Clubs dotted along the banks of Harare’s main water source, Lake Chivero, have called for a massive clean up of the lake, as pollution and environmental degradation have continued to increase in and around the lake’s environs.
Shiraz Kassam, Chairman of Lake Chivero Users Association (LCUA) described the problems of pollution and environmental degradation as “very serious.” He said that the problem is worsened by the non-functioning of the Crowborough Sewage Treatment Works that has been discharging raw sewage into the Marimba River, ending up in the lake in its raw state.
Most of City of Harare sewage treatment works are overloaded. For example, as far back as 2004-2005, the Crowborough Sewage Treatment Works, which has a design capacity of 54 megalitres, was receiving 110 megalitres of waste water per day. Nothing has changed, if anything, it is worse.
Addressing a six-weekly meeting of the 25-member Lake Chivero Users Association at Marimba Angling Club, Kassam said a broad based clean up campaign is now needed.
“Lake Chivero is Harare’s major water source. We are looking for like-minded people, associations and non-governmental organisations to partner with us to find solutions for the lake,” said Kassam
Birdlife Zimbabwe Vice-Chairperson Julia Pierini called for unity of purpose to save the lake from demise. She said their organisation has been monitoring changes at the lake and have found that unless efforts are made, human, bird and aquatic life are going to be lost in the not-too-distant future.
“The deteriorating birdlife in the lake is an indicator that all is not well. Islands that have provided sanctuary to bird breeding have been devastated as fish poachers are literally sleeping on the breeding habitats,” said Pierini.
Paul Robertson of Marimba Angling Club said water quality and water hyacinth has certainly become a major challenge.
He said the club has seen a major drop in numbers of anglers coming for their annual angling competitions.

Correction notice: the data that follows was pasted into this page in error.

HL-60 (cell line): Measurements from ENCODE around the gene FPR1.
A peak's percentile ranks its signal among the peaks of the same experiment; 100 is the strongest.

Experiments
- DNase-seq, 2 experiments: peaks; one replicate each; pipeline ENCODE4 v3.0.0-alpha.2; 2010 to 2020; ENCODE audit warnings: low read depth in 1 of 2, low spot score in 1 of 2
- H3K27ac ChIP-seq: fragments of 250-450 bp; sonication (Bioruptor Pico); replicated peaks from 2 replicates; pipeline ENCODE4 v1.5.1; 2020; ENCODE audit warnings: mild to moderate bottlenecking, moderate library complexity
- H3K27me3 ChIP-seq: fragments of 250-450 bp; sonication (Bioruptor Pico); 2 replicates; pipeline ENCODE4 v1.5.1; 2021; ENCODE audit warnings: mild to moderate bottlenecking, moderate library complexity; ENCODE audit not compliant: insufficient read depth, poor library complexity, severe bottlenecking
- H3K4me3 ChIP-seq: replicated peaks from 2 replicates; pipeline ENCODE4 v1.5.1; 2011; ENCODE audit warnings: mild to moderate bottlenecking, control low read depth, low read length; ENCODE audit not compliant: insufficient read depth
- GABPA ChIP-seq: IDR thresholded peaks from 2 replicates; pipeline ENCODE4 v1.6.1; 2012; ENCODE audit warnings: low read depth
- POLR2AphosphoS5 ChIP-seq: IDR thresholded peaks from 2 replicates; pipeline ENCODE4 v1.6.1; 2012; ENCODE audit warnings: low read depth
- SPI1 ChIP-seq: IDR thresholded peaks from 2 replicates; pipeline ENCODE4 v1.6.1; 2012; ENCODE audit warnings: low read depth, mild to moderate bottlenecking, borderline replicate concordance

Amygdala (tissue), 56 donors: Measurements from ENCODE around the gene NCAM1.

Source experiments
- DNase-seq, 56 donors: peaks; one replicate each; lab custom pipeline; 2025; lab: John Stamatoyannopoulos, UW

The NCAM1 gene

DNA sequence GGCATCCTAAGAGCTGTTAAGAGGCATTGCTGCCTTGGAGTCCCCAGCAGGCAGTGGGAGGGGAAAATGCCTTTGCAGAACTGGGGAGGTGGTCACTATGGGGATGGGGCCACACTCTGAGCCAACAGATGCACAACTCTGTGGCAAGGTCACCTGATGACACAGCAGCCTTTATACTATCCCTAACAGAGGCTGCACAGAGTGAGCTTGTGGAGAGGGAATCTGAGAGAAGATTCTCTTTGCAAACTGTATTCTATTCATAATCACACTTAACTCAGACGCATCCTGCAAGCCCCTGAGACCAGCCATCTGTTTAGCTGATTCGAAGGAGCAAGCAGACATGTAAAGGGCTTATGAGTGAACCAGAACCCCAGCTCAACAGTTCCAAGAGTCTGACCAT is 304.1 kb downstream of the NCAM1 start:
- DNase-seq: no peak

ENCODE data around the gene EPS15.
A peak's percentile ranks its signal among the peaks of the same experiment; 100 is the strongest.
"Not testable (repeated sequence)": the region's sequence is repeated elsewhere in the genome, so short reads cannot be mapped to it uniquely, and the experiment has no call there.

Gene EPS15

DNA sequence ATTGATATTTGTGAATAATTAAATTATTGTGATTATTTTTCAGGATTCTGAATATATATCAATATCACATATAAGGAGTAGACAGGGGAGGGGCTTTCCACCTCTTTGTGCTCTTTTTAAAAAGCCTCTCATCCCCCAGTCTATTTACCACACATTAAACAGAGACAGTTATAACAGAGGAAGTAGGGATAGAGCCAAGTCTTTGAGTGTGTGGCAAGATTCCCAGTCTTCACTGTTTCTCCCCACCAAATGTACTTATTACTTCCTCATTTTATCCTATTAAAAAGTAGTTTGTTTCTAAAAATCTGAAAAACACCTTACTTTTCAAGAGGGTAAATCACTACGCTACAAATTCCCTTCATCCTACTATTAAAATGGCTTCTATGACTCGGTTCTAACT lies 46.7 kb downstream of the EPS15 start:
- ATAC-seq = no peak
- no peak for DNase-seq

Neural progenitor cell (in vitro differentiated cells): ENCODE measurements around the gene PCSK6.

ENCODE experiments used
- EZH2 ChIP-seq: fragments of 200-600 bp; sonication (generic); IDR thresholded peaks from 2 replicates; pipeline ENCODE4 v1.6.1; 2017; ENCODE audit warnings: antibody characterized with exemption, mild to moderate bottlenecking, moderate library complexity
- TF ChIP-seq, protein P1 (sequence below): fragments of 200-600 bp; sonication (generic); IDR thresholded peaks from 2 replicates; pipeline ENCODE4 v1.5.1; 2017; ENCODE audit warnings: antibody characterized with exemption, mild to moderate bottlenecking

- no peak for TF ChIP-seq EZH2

“The algal blooms, which used to be seasonal, are now a permanent feature. Problems are compounded by the discharge of sub-standard effluent into the lake,” said Robertson.
One of the major costs of high organic load on Lake Chivero was massive fish death in 1996. These deaths were credited to deoxygenation of the water body. The likelihood of more fish deaths occurring is high, unless pollution-reducing measures are urgently put in place.
In 1989, the weed situation was so bad that Lake Chivero was declared a national disaster. By covering and choking vast water areas, the waterweed prevents boating, angling and skiing. It also creates ideal conditions for malaria mosquitoes and bilharzia snails to breed. Since 1989 the weed has spread much further.
To control water hyacinth, the plant must be removed faster than the rate of reproduction. Zimbabwe has tried various options to control the weed with little success.
According to Kassam, dredgers were sourced under the World Bank fund last year, but their whereabouts is unknown.
Under mechanical control, mechanical harvesters are designed to float on the water surface or to operate from the shoreline with the objective of collecting the water hyacinth from the infested water body.
“The main advantage of mechanical control is that it is environmentally friendly. The most restrictive factor about this method of control in Zimbabwe is the high cost of machinery,” said Kassam.
Lake Chivero Users Association was formed last year. Working with the Department of National Parks and Wildlife, the Association has put up signs about littering, routes, speed and regulations around the lake
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